This weaving’s untitled but it says ‘Autumn Rest’ to me.
Sustenance provided by Roamin’ Pizzeria
from their wood-fired oven.
Tonight, 6-midnight, is closing night, featuring fire dances at 10.
Not to be missed.
For those of you who don’t live on Nantucket
but wanted to tour our garden,
here you go:
Last March it looked like this.
A few leeks hanging on.
Mostly cleaned out by the chickens.
August. Come on in.
This Sweet100 tomato vine is at the garden’s entry.
In theory, tiny tomatoes are ready-to-eat.
In reality, if I don’t get this plant tied up soon,
the ants are going to get all the tomatoes.
The source of our fertile soil, the henhouse.
The 6-week old chickens are allowed in the popcorn garden.
They eat all the weeds and leave the corn alone.
Milkcrates cover the sweet potatoes.
No way they’ll leave those alone.
We do let them have whatever escapes the crate.
Safe from the chicks but not the crows.
We might have to cover with deer netting
to keep them out.
This has been our best grape year yet,
due to some expert help in the spring.
Little Finger eggplant, ready to pick.
Stir-fry here we come.
Butternut squash, a favorite.
Mostly because vine-borers leave them alone.
Cutting out vine-borer grubs is my least favorite garden chore.
Kale. And more kale.
No such thing as too much kale.
Pumpkins on the chicken yard fence.
This one will have to go in a net bag to hold its weight.
Lots of cukes this year.
Also lots of cucumber beetles.
Every morning, after breakfast, it’s bug squashing time.
Lavender along the path releases its scent.
Zinnias, red, orange, then yellow.
The grayest rainy day can’t overpower zinnias.
Echinacea attracts bumblebees.
If the plants survive this winter,
we’ll harvest buds next year to make an immune-boosting tea.
Onion tops tipping, Ready to pull.
Potatoes, mostly Yukon gold, are in the process of being dug.
It’s a bit like a treasure hunt.
Garlic already harvested, fourth of July.
The garden in full production:
and two chairs for sitting and chatting.
The perfect spot to listen for the Lord’s voice.
In case you missed the parking ticket post,
here it is.
On Nantucket there is a way to contest a ticket.
Every Wednesday from 2-3 at 2 Fairgrounds Rd.
Mr. Gardner will listen to your side and look at your pictures.
When I showed him where I was parked, he forgave the ticket.
It really does look like a heavily used spot.
I asked for permission to mark the spot so others
wouldn’t get ticketed and he thought that was a good idea.
See, that’s what I love about Nantucket,
if there’s a problem, you can try to solve it.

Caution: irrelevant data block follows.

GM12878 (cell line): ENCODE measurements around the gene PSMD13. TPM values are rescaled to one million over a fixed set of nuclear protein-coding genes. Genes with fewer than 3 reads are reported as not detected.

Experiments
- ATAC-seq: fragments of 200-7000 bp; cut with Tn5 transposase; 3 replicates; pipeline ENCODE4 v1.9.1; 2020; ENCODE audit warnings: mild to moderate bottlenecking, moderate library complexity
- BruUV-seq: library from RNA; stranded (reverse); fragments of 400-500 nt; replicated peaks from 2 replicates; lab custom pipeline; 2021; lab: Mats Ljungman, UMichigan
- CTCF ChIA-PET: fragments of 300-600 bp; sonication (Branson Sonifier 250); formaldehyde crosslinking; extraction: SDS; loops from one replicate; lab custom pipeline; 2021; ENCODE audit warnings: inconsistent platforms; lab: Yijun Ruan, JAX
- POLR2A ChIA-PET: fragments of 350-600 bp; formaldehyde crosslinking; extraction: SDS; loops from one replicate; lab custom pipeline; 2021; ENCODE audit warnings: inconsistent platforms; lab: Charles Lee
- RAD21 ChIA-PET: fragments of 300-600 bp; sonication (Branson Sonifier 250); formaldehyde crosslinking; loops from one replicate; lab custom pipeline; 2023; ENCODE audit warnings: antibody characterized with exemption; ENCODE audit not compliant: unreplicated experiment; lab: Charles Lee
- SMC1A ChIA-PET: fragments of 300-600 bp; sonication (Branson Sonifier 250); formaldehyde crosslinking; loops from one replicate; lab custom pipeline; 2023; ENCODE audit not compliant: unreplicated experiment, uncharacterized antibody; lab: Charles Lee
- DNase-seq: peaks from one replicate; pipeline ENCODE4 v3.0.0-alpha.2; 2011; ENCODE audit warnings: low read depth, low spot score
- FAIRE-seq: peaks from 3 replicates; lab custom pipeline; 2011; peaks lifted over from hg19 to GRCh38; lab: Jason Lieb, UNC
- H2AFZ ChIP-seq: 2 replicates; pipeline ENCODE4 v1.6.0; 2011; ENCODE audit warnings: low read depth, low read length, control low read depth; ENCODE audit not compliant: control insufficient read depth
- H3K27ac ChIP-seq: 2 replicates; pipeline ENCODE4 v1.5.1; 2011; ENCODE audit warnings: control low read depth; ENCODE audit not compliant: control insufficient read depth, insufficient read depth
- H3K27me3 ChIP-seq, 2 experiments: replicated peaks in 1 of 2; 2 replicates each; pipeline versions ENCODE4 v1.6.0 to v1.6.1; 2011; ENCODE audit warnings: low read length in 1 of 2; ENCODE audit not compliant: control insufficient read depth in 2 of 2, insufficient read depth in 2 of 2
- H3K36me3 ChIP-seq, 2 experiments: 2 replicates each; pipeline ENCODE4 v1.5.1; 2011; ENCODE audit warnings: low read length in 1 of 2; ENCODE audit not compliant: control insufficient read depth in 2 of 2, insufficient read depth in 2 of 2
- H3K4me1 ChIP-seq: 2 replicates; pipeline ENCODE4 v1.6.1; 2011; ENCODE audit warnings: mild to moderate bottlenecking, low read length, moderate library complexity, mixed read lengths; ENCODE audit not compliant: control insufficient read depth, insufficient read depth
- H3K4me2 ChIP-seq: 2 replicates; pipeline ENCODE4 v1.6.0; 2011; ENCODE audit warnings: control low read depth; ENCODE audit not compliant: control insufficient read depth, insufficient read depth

No point in protesting an unfair ticket if I’m not
prepared to do something about it.
Sadly, when I got there, I found yet another ticketed car.
I wrote a note and asked them to put my rock signs
in place when they left.
They either say no parking or no puking.
Either activity is frowned on in this location.
This space is no longer generating multiple $50 tickets.
To my readers:
Beware: this post is not my normal style.
I’ve loved Jesus for decades, and knowing
I’m the beloved of my King gives me a sunny disposition.
The back story, in list form
(I make lists when I’m furious, I don’t know why)
1. I gave up my car over a year ago. We used the money we saved on a trip to Costa Rica.
2. Our fish market has a table at the Farmer’s Market every Saturday, 9-1. I’m the unpaid staff.
Cute, but unpaid.
3. Usually, David drops me off and sends an employee to pick me up. There’s a lot to unload.
4. This week David was in the Triathlon–he finished in 1:33. Therefore, he couldn’t drop me off.
5. So, I borrowed a friend’s car, loaded it up, dropped off the fish, table, umbrella etc. at the market.
6. I parked my friend’s car in the town ‘Visitor’s Parking’ lot. Like this:
7. I did think it wasn’t an entirely kosher spot because of the boards to the side but, obviously,
lots of people have parked here before.
8. It’s a bit of a walk back to the Farmer’s Market but at least I wouldn’t have to leave
my table to move my car to avoid a ticket, it was safe in the town lot.
9. After 4 hours I walked back to the lot to pick up my car so I could break down my booth.
10. Only to find this:
When I asked the officer why a ticket,
she said I was parked on a ‘greenspace’.
And ‘people always park there and they always get a ticket.’
These cars weren’t on the ‘greenspace’ but they got tickets too.
When I got back from breaking down my booth there was, indeed,
another car in the ‘greenspace’.
So, what was originally a wry acceptance of my own folly
has now morphed into fury at a police department
that makes up arbitrary violations in order to scam our visitors.
There are no marked spaces in the ‘Visitors Parking’.
Ticketing should not happen unless traffic is being blocked.
That’s why I’m livid.
Bad parking is irritating.
Bad policing is unconscionable.
A crack of dawn drive out to see the ‘Sconset sunrise.
Here’s the road:
Maybe we should have left at 4:45, instead of 5.
The clouds are already reflecting glory.
softly, in the mist.
Dawn over an ancient ocean.
Reflected in a Codfish Park window.
And the eyes of a rosehip munching rabbit.
Peeking ’round the porch.
grass sparkling in the mist.
Back to training for the Nantucket Triathlon.
Serenity, for the eye and soul,
makes it worth rising before the sun.
You know how every year you mean
to go out to Sconset in June to see the roses?
Well, this is the last day of June, so go!
They’re peeking over rooftops.
and climbing walls.
Lining the beach as the sun rises.
Even the tiniest yards are packed with floral glory.
The foxglove does her part.
The Chanticleer‘s roses can’t be appreciated
in just a glimpse.
So maybe stay for lunch.